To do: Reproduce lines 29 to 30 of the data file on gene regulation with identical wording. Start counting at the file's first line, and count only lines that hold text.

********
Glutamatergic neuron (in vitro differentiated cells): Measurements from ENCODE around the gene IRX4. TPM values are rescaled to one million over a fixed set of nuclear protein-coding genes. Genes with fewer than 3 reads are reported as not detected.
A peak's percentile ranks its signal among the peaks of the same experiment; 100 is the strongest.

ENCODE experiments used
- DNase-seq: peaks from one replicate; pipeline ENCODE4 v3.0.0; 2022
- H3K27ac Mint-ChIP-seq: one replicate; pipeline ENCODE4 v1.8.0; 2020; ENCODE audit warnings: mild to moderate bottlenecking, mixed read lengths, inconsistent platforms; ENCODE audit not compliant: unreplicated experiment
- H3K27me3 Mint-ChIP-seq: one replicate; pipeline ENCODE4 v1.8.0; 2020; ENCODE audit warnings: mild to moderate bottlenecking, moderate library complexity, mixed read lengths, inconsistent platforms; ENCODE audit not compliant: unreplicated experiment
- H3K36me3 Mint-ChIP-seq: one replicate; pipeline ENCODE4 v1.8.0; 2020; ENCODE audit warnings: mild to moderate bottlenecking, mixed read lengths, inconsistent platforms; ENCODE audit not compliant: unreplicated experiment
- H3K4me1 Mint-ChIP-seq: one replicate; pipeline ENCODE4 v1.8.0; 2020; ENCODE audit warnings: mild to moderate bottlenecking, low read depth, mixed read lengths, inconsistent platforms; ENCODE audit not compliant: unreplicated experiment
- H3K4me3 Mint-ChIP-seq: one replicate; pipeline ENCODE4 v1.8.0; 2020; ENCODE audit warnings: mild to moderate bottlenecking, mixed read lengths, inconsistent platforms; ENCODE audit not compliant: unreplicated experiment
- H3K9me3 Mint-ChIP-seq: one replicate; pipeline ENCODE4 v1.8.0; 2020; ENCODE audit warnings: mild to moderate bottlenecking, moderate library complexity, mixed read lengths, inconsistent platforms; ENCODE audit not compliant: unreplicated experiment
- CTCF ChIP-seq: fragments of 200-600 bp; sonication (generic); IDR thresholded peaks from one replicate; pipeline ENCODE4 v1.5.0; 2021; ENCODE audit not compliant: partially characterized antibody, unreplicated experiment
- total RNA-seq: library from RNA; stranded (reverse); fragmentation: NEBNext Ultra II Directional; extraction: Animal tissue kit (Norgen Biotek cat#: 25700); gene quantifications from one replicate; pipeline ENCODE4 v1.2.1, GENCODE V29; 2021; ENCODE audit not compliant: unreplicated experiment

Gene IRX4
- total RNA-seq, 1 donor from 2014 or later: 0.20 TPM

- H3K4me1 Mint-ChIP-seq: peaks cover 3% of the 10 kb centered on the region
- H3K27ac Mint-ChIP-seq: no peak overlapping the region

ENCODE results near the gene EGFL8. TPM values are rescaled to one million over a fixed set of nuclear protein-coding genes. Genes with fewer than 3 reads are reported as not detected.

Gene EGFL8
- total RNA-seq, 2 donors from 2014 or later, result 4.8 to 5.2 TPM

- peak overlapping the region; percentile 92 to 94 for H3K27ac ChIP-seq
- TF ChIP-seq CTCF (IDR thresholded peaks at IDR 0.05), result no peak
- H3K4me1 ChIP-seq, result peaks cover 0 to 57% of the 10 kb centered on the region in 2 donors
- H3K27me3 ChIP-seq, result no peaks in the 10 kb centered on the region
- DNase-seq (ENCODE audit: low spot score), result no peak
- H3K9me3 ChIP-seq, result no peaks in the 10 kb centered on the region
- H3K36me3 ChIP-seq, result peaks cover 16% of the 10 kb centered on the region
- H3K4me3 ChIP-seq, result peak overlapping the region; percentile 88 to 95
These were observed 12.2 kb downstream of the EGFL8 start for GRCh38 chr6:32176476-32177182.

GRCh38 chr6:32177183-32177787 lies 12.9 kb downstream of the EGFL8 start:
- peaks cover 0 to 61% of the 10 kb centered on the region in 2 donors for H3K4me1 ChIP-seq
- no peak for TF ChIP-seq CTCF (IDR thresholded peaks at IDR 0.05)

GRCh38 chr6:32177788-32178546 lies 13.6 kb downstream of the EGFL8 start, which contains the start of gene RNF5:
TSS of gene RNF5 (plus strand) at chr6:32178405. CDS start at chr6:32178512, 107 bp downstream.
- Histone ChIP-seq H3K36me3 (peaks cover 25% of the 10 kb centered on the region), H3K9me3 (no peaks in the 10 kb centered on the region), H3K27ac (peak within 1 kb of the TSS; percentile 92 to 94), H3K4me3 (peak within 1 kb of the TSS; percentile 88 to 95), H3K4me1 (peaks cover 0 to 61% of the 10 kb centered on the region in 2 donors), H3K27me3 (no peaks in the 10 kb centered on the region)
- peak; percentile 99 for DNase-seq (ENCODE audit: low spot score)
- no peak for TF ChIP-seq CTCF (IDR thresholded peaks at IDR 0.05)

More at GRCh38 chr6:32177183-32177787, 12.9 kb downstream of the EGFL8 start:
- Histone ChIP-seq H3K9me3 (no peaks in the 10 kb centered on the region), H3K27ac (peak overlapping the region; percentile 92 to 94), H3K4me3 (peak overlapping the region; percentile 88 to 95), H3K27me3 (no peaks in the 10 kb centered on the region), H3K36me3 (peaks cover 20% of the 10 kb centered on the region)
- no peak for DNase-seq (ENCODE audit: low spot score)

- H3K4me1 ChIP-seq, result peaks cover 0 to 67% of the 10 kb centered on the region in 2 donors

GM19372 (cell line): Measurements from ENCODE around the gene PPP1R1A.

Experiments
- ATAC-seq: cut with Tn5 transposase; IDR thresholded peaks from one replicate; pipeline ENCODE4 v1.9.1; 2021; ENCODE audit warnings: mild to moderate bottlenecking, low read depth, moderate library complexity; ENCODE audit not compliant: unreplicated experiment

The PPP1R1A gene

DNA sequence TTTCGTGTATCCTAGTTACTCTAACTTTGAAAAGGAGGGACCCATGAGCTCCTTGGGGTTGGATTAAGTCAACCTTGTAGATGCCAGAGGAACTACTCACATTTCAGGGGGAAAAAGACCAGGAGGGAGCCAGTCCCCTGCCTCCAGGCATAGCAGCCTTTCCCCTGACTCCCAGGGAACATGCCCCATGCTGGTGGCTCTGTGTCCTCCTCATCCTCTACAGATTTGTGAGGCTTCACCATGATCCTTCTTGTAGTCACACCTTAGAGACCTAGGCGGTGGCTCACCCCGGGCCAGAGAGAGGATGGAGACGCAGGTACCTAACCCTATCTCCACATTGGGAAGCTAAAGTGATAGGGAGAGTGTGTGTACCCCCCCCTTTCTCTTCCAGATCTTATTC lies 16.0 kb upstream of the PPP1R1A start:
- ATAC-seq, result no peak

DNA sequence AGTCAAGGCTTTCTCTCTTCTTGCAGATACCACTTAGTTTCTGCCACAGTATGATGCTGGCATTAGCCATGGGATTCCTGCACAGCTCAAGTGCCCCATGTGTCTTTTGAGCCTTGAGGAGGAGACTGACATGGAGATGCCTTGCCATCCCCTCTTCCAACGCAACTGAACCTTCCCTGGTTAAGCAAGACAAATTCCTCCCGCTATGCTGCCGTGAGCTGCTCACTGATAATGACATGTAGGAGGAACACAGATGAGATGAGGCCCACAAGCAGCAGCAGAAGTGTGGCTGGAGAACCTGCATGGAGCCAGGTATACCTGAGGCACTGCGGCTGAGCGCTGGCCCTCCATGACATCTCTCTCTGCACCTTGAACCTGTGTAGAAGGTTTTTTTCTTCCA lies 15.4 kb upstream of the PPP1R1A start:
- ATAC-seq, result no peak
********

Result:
GRCh38 chr6:32177183-32177787 lies 12.9 kb downstream of the EGFL8 start:
- peaks cover 0 to 61% of the 10 kb centered on the region in 2 donors for H3K4me1 ChIP-seq